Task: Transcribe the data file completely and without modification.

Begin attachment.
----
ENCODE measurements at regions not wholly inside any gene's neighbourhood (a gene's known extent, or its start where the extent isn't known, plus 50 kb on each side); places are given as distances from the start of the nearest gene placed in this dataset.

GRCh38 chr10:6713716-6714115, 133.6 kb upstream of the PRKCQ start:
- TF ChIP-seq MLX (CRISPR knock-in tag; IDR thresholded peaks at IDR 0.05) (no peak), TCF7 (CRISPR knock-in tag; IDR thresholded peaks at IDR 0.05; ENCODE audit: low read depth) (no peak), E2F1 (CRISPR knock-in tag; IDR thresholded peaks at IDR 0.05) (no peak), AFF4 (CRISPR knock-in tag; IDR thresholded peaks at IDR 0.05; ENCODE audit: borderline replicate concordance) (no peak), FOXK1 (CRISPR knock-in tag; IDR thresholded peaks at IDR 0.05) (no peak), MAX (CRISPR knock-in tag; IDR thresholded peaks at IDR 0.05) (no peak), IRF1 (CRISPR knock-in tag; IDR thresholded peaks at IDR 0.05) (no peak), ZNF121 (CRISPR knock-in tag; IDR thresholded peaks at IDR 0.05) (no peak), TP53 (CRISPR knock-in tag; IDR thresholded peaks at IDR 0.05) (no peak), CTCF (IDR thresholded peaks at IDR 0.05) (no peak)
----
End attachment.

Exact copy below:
ENCODE measurements at regions not wholly inside any gene's neighbourhood (a gene's known extent, or its start where the extent isn't known, plus 50 kb on each side); places are given as distances from the start of the nearest gene placed in this dataset.

GRCh38 chr10:6713716-6714115, 133.6 kb upstream of the PRKCQ start:
- TF ChIP-seq MLX (CRISPR knock-in tag; IDR thresholded peaks at IDR 0.05) (no peak), TCF7 (CRISPR knock-in tag; IDR thresholded peaks at IDR 0.05; ENCODE audit: low read depth) (no peak), E2F1 (CRISPR knock-in tag; IDR thresholded peaks at IDR 0.05) (no peak), AFF4 (CRISPR knock-in tag; IDR thresholded peaks at IDR 0.05; ENCODE audit: borderline replicate concordance) (no peak), FOXK1 (CRISPR knock-in tag; IDR thresholded peaks at IDR 0.05) (no peak), MAX (CRISPR knock-in tag; IDR thresholded peaks at IDR 0.05) (no peak), IRF1 (CRISPR knock-in tag; IDR thresholded peaks at IDR 0.05) (no peak), ZNF121 (CRISPR knock-in tag; IDR thresholded peaks at IDR 0.05) (no peak), TP53 (CRISPR knock-in tag; IDR thresholded peaks at IDR 0.05) (no peak), CTCF (IDR thresholded peaks at IDR 0.05) (no peak)